Topkapi Palace in Istanbul Turkey
Updated: Dec 23, 2022
Topkapi Palace in Istanbul deserves at least four hours of your time to explore the many cherished wonders it holds. The Palace is a complex of buildings spread over 700 thousand square metres (146 acres), rather than one large building. There are so many things to marvel at once here, that it deserves a long visit. I have visited palaces in other European countries, and they cannot compare with Topkapi for its simple and comfortable beauty. It was the home of Ottoman Sultans from the 15th to the 19th centuries. These Sultans ruled the world during that time. This was the literally the centre of the world for four hundred years!
These leaders both lived and worked in the palace. Today, as a museum, the public can marvel at the relics, buildings and the views. But it is the stories of everyday life here that fascinates visitors at this large living museum.
Topkapi means New Palace, which allowed it to be identified from the Old Palace in Beyazit Square. For history buffs, construction started way back in 1459 by the Sultan Mehmed the Conqueror, after Constantinople (the old name of Istanbul) was overtaken six years earlier. Fires and earthquakes over the years meant construction, expansion and repairs continued for four centuries.
There are four main courtyards that visitors can pass through, each one large and grand.
Picture the Sultans and Grand Viziers strolling the grounds here and conducting important meetings within the Imperial Council building. Try to picture the female family members living in the harem on the grounds. In the 1850s though, Sultan Abdulmejid I moved his family to a new palace, the Dolmabahce. After this Topkapi was used as a store facility for the treasury and holy relics as well as accommodation for officers. From 1924 Topkapi has been a Palace Museum and visitors can see clothing, weapons, clocks, manuscripts, armour and religious relics from centuries long gone.
There are amazing views that overlook the Golden Horn, which is where the Bosphorus Strait greets the Marmara Sea. Built high on a hill, this is one of the highest points nearest the sea in Istanbul. This is one of the few places you can see both the European and Asian continents so close to each other.
The buildings themselves are fascinating and built in the Ottoman and the more decorative Baroque architectural styes.
Many of the buildings are no higher than two stories. The Sultans often observed silence in the inner courtyards and secluded themselves and their families, to enjoy privacy and discretion. Secret passageways were included in the design as well as interconnecting passages. Perhaps, this is why there is such a feeling of peace as you wander around here.
Divided into four main courtyards, smaller courtyards and the harem, each courtyard was surrounded by high walls and gates that controlled who entered and who didn’t. The first courtyard is where most visitors would see the Sultan and his court, the harem would have been off limits to almost everyone.
Even before entering the first courtyard, an impressive fountain can be seen before the gate. This is the Fountain of Ahmed III, built in 1729. It is a beautiful example of the Ottoman baroque style. The fountain has a square plan with rounded edges. “The encomium of fourteen quatrains by the poet Seyyid Huseyin Vehbi bin Ahmed who was also the Qadi of Kayseri and Halep, was written on the fountain and taps of each side by ta’lik script.” – from an information board near the fountain. Taps on all four sides still provide water, and the whole fountain is beautiful.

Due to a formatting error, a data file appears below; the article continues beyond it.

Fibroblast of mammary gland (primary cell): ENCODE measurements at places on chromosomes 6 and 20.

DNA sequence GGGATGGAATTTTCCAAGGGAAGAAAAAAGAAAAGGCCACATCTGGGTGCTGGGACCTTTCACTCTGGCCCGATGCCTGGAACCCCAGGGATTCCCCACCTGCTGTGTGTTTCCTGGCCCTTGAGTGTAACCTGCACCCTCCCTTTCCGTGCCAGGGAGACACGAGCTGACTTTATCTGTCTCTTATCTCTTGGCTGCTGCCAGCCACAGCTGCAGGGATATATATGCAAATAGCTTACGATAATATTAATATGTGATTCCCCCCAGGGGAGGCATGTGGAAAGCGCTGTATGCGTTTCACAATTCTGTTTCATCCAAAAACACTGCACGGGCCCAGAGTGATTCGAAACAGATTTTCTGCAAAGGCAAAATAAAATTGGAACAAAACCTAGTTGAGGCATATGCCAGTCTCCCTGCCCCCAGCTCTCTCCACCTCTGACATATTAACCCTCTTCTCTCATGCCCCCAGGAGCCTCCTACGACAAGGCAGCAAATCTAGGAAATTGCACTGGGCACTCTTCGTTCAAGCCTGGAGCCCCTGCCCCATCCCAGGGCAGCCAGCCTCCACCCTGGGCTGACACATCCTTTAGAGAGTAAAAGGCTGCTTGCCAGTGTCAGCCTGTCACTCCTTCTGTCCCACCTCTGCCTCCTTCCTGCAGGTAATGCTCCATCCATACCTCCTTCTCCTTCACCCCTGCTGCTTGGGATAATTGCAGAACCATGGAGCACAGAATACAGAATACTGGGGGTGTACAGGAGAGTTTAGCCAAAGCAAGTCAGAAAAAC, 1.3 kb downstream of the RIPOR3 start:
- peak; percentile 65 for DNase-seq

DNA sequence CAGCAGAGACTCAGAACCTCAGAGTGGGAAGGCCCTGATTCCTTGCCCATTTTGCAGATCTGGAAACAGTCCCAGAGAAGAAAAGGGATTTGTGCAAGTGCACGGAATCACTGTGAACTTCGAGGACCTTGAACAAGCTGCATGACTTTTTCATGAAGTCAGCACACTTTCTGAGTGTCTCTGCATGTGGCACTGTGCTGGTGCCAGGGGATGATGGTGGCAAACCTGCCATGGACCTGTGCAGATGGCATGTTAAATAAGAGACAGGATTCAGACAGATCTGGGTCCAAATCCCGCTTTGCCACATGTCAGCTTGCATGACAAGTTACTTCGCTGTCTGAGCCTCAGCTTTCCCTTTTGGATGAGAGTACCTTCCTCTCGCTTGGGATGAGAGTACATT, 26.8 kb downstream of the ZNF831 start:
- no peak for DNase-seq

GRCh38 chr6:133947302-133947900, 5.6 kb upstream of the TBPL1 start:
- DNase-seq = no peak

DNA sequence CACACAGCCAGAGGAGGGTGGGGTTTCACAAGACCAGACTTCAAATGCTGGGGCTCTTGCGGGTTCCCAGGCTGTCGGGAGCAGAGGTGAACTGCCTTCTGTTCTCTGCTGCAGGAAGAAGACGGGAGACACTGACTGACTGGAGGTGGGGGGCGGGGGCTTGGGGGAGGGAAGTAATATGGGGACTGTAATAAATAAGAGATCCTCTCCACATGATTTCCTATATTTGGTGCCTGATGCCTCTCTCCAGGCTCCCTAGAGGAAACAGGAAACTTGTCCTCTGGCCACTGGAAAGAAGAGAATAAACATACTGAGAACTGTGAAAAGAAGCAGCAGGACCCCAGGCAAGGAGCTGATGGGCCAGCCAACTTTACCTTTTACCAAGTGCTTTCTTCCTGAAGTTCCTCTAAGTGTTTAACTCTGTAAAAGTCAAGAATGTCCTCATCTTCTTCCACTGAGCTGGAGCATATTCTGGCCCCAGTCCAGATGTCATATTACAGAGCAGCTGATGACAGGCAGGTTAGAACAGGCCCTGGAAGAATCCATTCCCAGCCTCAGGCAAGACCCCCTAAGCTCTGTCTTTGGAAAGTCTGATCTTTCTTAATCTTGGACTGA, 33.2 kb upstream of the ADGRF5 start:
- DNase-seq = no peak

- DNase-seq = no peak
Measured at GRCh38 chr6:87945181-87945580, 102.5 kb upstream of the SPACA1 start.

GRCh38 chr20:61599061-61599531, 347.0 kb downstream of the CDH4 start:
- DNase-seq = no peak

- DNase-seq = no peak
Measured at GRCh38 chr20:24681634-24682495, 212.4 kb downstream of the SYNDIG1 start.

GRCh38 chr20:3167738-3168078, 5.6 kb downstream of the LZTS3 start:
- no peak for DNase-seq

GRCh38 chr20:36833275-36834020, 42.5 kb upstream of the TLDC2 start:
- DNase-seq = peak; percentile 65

The Haig Sophia is located just outside the palace walls. Built in the 6th century, it has over 30 million gold tiles inside. The queue to get in can often take hours to pass through. Every visitor has stated emphatically that the wait was worthwhile. The Haig is stunning both inside and out.
From the main street we pass through the Royal Gate – known as the Imperial Gate, the entrance to the first courtyard. This impressive high-domed passage and its massive gate are covered with gilded Ottoman calligraphy, that includes verses from the Qur’an and the sultans tughras (a calligraphic monogram). Each sultan has his own unique tughra.
Through the gate and into the first courtyard would ride sultans, returning from victorious wars, where the public could submit petitions on public days and was also a waiting area for special events.
This is the largest courtyard in the palace. A lot of the buildings have been demolished over the years, but the Hagia Irene (Saint Irene) Byzantine church still stands. Originally built in 532, these days it is used as a museum and a concert hall, it is open to the public every day except Tuesdays.
A path leads towards the Gate of Salutation, the middle gate, and the second courtyard.
Manicured lawns and gently swaying trees enhance the sense of calm that can be felt here.
Only the sultan was allowed to enter the second gate on horseback, everyone else had to dismount. The gate is decorated with religious inscriptions and tughras of the sultans.
The Sultan would hold audiences in this courtyard, seated on a gold-plated throne.
The hospital, bakery, stables and kitchens were all located in the second courtyard. It would have been a very busy place, as the kitchens alone had over 800 staff and fed over 4000 people daily.
The business of running the empire was conducted by the Grand Vizier and council members in the Imperial Council Chamber. The sultan could watch the council through a mesh covered window in the wall, without being seen himself.